We just finished celebrating the birth of Jesus Christ. But, when was Jesus actual birthday?


There is simply no clarity regarding the timing of Jesus’ birth. The Scriptures do not speak directly to the issue, but the presence of flocks in the field has caused many to question the traditional December date of Christmas. This is because grazing in the field seemingly indicates a milder climate than that of winter, although there are reports of occasional breaks, for upwards of a few weeks, in the rainy winter season. Commentator William Hendriksen raises an interesting point as well: “At this season of the year many roads in that region are impassable. No government would have forced people to travel then to the places where they must be registered” (New Testament Commentary: Luke, vol. 11, 150).

On the other hand, New Testament scholar Darrell Bock shows that while “some Jewish traditions argue for grazing in the period from April to November,” others note “that these restrictions are limited to sheep ‘in the wilderness’” (Luke 1:1-9:50, 226-227). Furthermore, a section of Talmudic literature (M. Šeqal. 7.4) “implies year-round grazing, because the Passover lambs graze in February, which has the harshest weather of the year. Thus, this reason for rejecting the tradition is not definitive” (Ibid., 227).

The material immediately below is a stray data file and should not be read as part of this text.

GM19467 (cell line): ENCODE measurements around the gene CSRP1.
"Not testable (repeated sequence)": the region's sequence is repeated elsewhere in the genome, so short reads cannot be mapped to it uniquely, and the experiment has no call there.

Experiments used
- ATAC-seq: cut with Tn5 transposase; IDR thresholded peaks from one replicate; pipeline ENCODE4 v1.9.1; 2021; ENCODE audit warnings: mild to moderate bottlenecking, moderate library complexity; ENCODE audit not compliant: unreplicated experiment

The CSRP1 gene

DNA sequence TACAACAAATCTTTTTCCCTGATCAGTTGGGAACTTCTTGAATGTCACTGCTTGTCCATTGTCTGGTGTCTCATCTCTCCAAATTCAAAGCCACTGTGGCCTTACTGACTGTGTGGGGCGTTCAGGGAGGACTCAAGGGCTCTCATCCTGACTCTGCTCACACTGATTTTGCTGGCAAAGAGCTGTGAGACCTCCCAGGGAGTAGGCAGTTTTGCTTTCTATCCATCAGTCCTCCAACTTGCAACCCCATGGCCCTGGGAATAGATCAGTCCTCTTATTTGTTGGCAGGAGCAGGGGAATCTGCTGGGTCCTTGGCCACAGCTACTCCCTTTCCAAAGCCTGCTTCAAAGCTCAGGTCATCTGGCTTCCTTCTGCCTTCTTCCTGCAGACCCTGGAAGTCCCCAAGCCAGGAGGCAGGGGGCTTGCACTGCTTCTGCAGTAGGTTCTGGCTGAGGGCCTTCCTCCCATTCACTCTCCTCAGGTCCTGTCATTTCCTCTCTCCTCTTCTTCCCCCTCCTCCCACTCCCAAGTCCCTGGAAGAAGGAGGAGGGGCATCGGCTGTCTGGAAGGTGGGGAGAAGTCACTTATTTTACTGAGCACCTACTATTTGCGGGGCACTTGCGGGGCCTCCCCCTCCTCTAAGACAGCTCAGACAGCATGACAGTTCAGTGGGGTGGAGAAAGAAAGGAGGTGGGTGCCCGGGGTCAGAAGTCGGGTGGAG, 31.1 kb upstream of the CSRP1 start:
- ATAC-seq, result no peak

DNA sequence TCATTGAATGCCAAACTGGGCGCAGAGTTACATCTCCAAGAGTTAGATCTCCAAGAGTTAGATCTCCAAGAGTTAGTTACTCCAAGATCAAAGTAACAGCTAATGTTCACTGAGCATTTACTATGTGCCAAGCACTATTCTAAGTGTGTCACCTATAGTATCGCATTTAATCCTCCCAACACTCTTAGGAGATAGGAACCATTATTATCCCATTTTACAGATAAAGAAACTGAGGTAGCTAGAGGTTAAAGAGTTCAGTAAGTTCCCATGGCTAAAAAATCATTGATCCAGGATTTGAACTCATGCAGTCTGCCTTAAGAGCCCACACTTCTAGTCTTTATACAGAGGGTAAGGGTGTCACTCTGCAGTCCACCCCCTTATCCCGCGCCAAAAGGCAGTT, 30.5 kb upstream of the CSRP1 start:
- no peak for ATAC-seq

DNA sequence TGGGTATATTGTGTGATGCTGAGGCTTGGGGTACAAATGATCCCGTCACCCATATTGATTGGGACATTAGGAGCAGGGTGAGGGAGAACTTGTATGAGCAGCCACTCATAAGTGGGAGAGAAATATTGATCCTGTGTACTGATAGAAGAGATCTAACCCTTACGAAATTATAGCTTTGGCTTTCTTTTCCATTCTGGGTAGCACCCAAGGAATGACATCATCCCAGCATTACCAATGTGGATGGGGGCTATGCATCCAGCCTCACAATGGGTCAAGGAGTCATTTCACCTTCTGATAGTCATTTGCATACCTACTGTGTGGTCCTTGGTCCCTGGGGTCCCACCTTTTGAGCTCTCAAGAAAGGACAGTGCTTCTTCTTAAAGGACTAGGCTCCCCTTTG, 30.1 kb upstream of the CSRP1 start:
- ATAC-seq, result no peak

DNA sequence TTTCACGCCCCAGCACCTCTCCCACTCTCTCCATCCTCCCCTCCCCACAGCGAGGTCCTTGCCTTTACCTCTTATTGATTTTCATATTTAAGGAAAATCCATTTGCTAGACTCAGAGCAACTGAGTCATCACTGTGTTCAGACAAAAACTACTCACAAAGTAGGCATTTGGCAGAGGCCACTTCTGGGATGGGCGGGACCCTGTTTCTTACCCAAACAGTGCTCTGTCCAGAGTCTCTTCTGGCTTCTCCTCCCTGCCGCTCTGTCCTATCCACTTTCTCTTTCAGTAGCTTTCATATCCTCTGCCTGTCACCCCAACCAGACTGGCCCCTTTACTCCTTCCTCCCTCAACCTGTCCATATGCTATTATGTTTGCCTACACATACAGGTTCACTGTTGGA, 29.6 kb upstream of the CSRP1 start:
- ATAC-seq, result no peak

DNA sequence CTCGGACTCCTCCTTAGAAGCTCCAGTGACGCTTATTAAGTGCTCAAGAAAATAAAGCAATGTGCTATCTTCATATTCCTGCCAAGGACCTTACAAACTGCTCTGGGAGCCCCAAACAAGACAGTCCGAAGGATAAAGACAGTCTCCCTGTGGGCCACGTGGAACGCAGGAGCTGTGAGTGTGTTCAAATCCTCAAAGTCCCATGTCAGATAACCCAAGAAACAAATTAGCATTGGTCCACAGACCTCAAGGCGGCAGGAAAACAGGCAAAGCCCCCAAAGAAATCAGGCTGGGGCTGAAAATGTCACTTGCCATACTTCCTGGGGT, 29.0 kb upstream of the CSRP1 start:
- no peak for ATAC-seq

The traditional December 25 date of Jesus’ birth originated during the reign of the Roman emperor Constantine (A.D. 306–337). As Bock describes, the December 25 date coincided with a pagan feast of Saturnalia, or the rising of the sun from darkness. . . . But the tradition for the date may go back even further, since it may be mentioned by Hippolytus (A.D. 165–235) in his Commentary on DanielHowever, Hippolytus’s meaning is disputed, as it is unclear whether he is referring to the date of the birth or the date of the conception. If it is the latter, then a December date is presented, but the reference is unclear. Alongside the possible third-century testimony for a December date stands Clement of Alexandria’s testimony (ca. A.D. 200) for an April/May date.

Without a clear date for Jesus’ birth, it seems the early church simply seized the opportunity that the pagan feast of Saturnalia provided. The feast celebrated the return of the sun after weeks of ever-increasing darkness, which parallels the biblical metaphor of Jesus illuminating our dark world. Furthermore, Saturnalia included the sharing of gifts, which corresponds to the gifts given to Jesus by the Magi and the gift of salvation Jesus gives.

In the West, the date of December 25 was established by the time of Augustine. Unlike the Western Church, the Eastern Church observes Christmas on January 6, as the day that both Jesus was born and the Magi visited him. Additionally, determining the year of Jesus’ birth with exact precision is incredibly complex. The two gospels that speak in greatest detail about Jesus’ birth (Matthew and Luke) are unclear on this point.



Therefore, it seems most wise to say that it was 5 or 4 B.C., as those are the years nearly every evangelical scholar accepts after looking at all of the evidence. In the end, the year and date of Jesus’ birth are apparently not a significant issue because God did not find them valued enough to clarify in Scripture, which simply says it happened “in the fullness of time.”


This post originally appeared online December 14, 2009

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